Sunday, October 26, 2008

Like shifting sands in the hourglass…

… thus passes the dwarves of our lives.

Warhammer: Age of Reconing
I’m still playing around in WAR but not with the enthusiasm with which I had originally started out. After a lot of hemming and hawing, I’ve decided to focus on my Squig Herder on the Destruction side. Environment-wise, I love Order lands, particularly the Empire areas, but class-wise I’m liking the Squig Herder. In every game, I usually end up playing the short, funny race and a goblin SH is both. His “Ow, My Eye!” exclamation when I click on him is hilarious.

One thing Mythic must address is the issue of level differences: as the mean level of the server increases, the lower-level areas are emptying out. This phenomena happens in most games, but it’s a real problem in WAR for Open RvR and Public Quests – both of which rely on teams of people for any significant progression. Most of the PQs for my level are empty. I have to grind the mobs until the second phase where I have to abandon the PQ area until the reset. Open RvR has been rather off-putting in that most of the groups I’ve ended up in are disorganized PUGs with little to no coordination.

MMO Doom
MBP has an interesting discussion about WAR and MMOs in general. Several gamer / bloggers such as Melmoth and Tobolds are also leaving WAR. In spite of the prominence of some that are moving on, I think that WAR’s future is still bright. Its niche of gamers, PvP fans who like fantasy worlds in general or Warhammer in particular, will likely continue to flock to the game. I predict a million or so active subs shortly after the holidays – not close to WoW’s numbers but still a very successful MMO.

MBP’s discussion also touched on new development and whether a new developer creating an EQ- or WoW- like game would make their money back. I have to agree with him: I doubt it. The problem: it’s been done before. Making a plain old copy of the mechanics of EQ or WoW when added to an unknown or uninteresting IP are doomed to failure. An IP like Harry Potter, might stand a chance as a game marketed for much younger gamers but less famous ones will end up with problems.

What the industry needs is a company willing to stand up and take things in a different direction or at least figure out what of the “new” stuff in more recent games is worth having and bring it all together into a newer, more interesting conglomeration. The bad news is: the only company, that I can see anyway, with the talent, drive and resources to create such a game is Blizzard, and they’re too busy resting on their laurels with WoW. A Diablo or Starcraft MMO would be great if they built it differently from the ground up. Until then, I suspect there will be decreasing returns in investments in the MMO genre as a whole.

Lord of the Rings Online
On the LotRO front, I’ve been playing less as a result of my Warhammer escapades though I am still playing. I upgraded my LotRO account in preparation for the Mines of Moria expansion and am looking forward to seeing all the new goodies in store for my wee hobbit adventurer. My WAR adventures do come with a certain guilt about playing another game. I’m an officer in a kinship in LotRO and while I’m enjoying WAR I most definitely do not want to let my kinship mates down. The other officers were understanding about my break from LotRO, and I was happy to be back last night.

Also in regard to Moria, the NDA has lifted for those beta-testing the Moria expansion so expect to hear more news leaking out. Thus far, I have it from some beta testers in my kinship that:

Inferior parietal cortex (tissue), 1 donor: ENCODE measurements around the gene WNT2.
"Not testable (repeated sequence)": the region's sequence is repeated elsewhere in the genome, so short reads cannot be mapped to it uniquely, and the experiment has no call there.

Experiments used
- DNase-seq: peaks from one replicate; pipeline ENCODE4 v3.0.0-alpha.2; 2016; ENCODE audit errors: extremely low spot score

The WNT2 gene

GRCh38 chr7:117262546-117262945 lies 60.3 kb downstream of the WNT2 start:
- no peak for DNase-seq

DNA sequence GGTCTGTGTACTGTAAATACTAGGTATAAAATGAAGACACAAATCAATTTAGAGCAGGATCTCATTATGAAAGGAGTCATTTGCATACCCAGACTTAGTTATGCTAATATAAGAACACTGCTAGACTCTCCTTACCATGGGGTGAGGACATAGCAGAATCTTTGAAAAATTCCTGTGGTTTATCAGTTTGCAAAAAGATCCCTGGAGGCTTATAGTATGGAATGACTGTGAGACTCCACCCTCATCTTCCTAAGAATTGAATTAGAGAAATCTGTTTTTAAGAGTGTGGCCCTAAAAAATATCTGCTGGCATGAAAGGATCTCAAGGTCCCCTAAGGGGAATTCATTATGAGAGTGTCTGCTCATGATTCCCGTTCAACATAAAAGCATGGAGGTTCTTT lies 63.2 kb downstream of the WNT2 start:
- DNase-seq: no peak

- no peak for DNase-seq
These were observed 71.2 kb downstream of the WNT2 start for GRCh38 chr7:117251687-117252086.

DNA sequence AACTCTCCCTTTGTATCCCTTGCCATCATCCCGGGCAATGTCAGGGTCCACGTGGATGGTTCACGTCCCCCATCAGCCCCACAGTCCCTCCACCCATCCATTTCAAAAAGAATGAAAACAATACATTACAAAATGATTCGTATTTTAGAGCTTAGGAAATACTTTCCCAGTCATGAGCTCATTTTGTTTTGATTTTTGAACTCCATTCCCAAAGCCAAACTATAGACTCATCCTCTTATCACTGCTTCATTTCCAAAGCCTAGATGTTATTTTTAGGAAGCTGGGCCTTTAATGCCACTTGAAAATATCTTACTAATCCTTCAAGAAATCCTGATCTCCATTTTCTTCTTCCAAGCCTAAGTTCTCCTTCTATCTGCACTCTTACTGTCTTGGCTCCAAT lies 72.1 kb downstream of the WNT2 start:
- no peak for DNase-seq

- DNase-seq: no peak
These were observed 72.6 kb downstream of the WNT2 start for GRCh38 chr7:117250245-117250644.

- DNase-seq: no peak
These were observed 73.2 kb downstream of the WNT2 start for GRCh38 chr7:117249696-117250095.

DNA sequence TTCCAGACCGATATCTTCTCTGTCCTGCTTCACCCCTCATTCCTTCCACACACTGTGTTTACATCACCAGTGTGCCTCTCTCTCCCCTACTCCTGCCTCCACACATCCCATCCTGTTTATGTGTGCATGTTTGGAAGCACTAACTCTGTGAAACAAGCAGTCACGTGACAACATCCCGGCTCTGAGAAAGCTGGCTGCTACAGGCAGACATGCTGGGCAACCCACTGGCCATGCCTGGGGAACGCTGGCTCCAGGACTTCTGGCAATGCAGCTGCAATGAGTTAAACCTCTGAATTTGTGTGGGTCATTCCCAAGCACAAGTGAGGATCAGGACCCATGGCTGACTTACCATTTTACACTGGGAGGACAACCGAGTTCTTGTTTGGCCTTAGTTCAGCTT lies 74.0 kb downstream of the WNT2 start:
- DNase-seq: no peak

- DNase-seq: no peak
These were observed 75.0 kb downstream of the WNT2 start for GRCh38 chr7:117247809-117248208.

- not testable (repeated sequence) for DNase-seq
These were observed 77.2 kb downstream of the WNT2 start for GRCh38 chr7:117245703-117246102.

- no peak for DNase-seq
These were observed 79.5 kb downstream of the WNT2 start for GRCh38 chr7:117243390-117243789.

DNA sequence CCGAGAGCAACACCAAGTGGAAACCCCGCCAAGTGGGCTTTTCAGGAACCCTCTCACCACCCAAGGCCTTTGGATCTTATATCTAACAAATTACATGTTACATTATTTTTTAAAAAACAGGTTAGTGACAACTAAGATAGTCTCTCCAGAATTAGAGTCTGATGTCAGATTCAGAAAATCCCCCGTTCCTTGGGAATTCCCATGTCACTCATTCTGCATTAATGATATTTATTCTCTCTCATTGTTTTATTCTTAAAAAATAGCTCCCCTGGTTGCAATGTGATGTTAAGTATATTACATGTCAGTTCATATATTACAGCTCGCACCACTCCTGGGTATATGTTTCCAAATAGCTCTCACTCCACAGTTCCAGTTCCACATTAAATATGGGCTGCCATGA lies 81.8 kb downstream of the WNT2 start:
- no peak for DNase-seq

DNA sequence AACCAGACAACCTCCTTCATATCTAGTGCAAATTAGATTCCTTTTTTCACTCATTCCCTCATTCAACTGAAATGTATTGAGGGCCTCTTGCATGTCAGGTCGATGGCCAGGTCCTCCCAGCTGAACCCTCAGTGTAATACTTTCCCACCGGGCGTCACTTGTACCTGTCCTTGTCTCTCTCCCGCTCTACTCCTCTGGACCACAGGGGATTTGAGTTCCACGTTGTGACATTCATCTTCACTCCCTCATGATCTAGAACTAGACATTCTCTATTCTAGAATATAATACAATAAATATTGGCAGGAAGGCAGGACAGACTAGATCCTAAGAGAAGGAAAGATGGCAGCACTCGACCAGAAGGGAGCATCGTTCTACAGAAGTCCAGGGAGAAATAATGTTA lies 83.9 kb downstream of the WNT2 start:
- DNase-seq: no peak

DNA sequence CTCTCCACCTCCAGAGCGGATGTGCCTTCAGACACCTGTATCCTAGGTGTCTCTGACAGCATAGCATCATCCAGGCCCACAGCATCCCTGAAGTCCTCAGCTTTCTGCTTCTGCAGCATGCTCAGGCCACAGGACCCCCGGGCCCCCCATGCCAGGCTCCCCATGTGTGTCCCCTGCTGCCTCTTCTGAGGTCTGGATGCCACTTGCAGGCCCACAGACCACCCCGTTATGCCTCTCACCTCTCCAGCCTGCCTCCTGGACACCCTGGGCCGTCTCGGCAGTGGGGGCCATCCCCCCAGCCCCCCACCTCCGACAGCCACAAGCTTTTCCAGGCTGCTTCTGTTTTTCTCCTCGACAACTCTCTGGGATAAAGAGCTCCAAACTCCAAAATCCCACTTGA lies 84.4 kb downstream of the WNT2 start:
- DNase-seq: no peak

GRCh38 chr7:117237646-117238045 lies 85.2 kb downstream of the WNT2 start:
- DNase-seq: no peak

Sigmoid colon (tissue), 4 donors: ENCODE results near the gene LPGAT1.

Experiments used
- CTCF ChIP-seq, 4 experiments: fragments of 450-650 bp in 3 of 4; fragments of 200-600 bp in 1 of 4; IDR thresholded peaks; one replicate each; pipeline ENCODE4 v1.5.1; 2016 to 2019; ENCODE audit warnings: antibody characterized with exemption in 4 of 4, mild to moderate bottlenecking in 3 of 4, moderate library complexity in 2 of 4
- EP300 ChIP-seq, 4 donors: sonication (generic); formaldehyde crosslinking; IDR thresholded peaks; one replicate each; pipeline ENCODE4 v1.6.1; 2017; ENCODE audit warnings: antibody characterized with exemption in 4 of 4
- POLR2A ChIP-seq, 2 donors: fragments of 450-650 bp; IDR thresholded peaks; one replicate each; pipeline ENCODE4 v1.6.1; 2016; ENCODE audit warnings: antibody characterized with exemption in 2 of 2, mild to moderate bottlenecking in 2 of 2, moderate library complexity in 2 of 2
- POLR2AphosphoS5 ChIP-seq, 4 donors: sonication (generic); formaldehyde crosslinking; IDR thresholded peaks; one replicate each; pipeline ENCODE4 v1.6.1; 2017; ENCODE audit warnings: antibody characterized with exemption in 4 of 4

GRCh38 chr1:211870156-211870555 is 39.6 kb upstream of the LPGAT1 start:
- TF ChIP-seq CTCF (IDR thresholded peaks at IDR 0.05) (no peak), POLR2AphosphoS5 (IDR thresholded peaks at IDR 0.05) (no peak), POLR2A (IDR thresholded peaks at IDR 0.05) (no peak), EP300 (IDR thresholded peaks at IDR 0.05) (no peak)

- Classes like hunters and champs will have their damage adjusted upwards to fight the buffed mobs.
- Guardians will have improved defensive capabilities (though there is a problem with their aggro-generating skills in the current state of the beta).
- Rift and other raid gear will remain relevant for two or three levels into the expansion. It will not become immediately useless like WoW’s raid gear with The Burning Crusade expansion. Even then, expect gradual replacement of items – not a sudden realization that everything you’re wearing is useless.
- Early MoM content is very solo-friendly. None of the beta testers I spoke to complained about not being able to make some progress in the Mines even when alone.
- Moria is a gorgeous zone but it is also dark. Tip: Alt+F10 is the key to use your “personal torch.” It’s not really a torch but it increases the ambient lighting around your character so you can see better. There appear to be three light settings: off, dim, bright.

The info above was provided by a couple kinship mates so I don’t have personal experience with it (except for the torch thing which I knew about before *flex*). :P

For those hungering for official news, check out the LotRO forum's Dev Diaries page and see the dev diaries. Unfortunately, there isn’t a consolidated page of info but the dev diaries should give clues about the class changes, etc.


mbp said...

Hi Khan, despite my musings about the demise of MMOs I have started to play Lotro again in preparation for MoM. Its funny getting back in to an mmo after some time playing single player games. Everything seems to happen so slowly at first - I spent most of my first play session just travelling to the North of Forochel. I was almost ready to give up out of boredom but now after a few more sessions its beginning to suck me in again.

Khan said...

Glad to see you trying it out again! With any new MMO, there's a certain period of getting used to things again. Once you get settled, things will seem more fluid. Forochel is a huge zone. There's a quest out in the Western part (though it may start in the North-east town) called The Frozen War. That's a good one for opening up some of the quick horse paths out in the zone.

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